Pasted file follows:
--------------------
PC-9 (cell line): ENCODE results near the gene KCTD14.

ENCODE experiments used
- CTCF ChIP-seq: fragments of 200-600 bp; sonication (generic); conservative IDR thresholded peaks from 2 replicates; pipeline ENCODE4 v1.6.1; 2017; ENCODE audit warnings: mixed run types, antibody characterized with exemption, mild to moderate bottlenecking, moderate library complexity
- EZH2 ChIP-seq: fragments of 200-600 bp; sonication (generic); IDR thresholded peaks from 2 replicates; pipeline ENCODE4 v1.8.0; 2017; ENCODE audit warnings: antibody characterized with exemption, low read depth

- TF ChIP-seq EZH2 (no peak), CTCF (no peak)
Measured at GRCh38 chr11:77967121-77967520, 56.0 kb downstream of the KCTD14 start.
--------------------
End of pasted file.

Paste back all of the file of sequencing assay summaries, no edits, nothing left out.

PC-9 (cell line): ENCODE results near the gene KCTD14.

ENCODE experiments used
- CTCF ChIP-seq: fragments of 200-600 bp; sonication (generic); conservative IDR thresholded peaks from 2 replicates; pipeline ENCODE4 v1.6.1; 2017; ENCODE audit warnings: mixed run types, antibody characterized with exemption, mild to moderate bottlenecking, moderate library complexity
- EZH2 ChIP-seq: fragments of 200-600 bp; sonication (generic); IDR thresholded peaks from 2 replicates; pipeline ENCODE4 v1.8.0; 2017; ENCODE audit warnings: antibody characterized with exemption, low read depth

- TF ChIP-seq EZH2 (no peak), CTCF (no peak)
Measured at GRCh38 chr11:77967121-77967520, 56.0 kb downstream of the KCTD14 start.